Police and recovery teams are preparing to remove the wreckage of the concrete mixer which fell from a bridge onto a train at Oxshott, Surrey.
The 26-tonne vehicle crashed through a brick wall onto the Guildford to Waterloo train which was passing below.
Five of the 40 passengers travelling on the eight carriage train were injured, two seriously.
The 38-year-old lorry driver was freed from the wreckage and taken to hospital.
"His injuries don't appear to be as serious as first thought and are not life-threatening," a hospital spokesman said.
The incident happened at about 1530 GMT on Friday on Warren Road, a short distance from Oxshott railway station.
The vehicle struck the third carriage from the back of the train punching a large hole in the metal roof.
The Conservative MP for Esher and Walton, Dominic Raab, has been at the scene of the incident.
Mr Raab said: "We will have all the inquiries and forensics conducted in the days and hours ahead, both by the police and also by the rail accident investigation branch.
Return to normal
"But we will have to wait for the outcome as to why this happened and to make sure it doesn't happen again."
It may be Monday before rail services in the area can return to normal.
The injured passengers were taken to various hospitals following the accident.
A 60-year-old passenger was taken to St George's Hospital as a "precaution". The other injured passengers were treated at Epsom General Hospital in Surrey and the Royal Surrey County Hospital.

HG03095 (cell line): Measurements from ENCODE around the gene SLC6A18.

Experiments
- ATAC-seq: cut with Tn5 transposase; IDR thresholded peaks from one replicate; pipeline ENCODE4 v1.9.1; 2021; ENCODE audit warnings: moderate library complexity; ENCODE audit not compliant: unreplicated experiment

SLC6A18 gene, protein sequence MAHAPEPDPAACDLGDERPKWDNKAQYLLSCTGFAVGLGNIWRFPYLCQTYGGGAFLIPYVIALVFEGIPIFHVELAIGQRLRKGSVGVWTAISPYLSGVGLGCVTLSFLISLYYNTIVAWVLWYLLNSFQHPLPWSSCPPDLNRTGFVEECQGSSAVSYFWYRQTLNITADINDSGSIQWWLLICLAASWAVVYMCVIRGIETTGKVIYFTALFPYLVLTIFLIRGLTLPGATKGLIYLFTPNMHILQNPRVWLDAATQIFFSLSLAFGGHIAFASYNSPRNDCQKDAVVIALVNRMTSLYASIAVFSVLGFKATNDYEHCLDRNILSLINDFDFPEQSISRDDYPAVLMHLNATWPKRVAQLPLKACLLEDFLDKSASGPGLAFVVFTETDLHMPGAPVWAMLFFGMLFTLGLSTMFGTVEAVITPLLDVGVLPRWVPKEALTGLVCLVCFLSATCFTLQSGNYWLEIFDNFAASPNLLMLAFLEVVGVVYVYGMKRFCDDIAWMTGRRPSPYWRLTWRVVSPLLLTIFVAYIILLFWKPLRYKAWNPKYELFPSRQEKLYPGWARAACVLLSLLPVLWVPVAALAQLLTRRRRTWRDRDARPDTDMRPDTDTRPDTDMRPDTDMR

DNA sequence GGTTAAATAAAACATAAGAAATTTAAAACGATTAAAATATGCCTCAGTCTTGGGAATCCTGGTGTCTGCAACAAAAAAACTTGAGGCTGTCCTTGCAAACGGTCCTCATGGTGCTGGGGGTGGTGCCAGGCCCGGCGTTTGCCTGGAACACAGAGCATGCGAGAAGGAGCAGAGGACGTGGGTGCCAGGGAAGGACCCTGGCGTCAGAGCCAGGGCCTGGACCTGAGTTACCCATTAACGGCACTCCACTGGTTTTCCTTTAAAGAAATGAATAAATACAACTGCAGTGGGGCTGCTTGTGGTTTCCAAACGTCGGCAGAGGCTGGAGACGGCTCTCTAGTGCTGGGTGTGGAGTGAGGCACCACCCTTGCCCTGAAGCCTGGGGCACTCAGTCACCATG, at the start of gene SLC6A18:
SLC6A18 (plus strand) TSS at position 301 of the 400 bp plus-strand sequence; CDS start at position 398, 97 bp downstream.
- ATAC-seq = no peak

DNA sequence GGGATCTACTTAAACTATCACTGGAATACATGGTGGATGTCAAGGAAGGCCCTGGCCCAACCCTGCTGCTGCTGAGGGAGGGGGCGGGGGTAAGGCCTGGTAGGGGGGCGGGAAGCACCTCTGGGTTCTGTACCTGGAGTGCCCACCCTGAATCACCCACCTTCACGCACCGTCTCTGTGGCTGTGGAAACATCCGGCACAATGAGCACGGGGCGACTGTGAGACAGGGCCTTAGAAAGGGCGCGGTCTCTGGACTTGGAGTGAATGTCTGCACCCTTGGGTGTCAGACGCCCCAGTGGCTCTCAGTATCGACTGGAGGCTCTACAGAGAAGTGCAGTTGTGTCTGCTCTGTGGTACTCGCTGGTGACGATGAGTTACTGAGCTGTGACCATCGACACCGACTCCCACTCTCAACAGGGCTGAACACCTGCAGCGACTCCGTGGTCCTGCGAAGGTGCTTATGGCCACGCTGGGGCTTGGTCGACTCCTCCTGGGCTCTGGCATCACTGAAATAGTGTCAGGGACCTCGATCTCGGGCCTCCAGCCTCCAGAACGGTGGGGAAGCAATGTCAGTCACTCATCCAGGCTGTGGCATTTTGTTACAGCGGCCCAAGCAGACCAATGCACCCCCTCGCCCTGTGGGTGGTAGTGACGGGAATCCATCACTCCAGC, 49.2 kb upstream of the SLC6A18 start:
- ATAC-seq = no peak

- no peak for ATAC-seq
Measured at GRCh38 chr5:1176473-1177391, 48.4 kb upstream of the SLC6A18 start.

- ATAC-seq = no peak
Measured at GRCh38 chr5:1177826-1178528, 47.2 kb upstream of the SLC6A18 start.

Passenger Ade Joshua told BBC News: "In the carriage right next to us where the incident happened, there was a guy trapped with what looked like a broken back, so we were trying to console him as much as we could until the emergency services arrived.
"But we couldn't actually get through to the carriage because the door was blocked as that bit of the train collapsed."
Timi Raji, 18, who was in the carriage next to the one that was crushed, rushed to the adjoining door when the train ground to a halt following a loud bang.
He said: "The door was blocked but we could see someone was at the bottom of the carriage, trying to get out.
"The train had been crushed and the guy was trying to escape.
"He was on his stomach and we could only see his feet sticking out. My friends and I were trying to calm him down and talking to him."
Witness Nikki Karim works in a taxi office near to the crash site.
She said: "There's a lot of police at the station, there's a few minor casualties that are sat at the platform."
She added: "You don't expect this sort of thing to happen."
The incident took place on a branch line, and is unlikely to result in major disruption.
The bridge from which a lorry fell was assessed as safe in the nationwide checks made after the Selby rail disaster nearly 10 years ago.
The checks were ordered after a Land Rover came off the road and on to the East Coast Main Line in February 2001.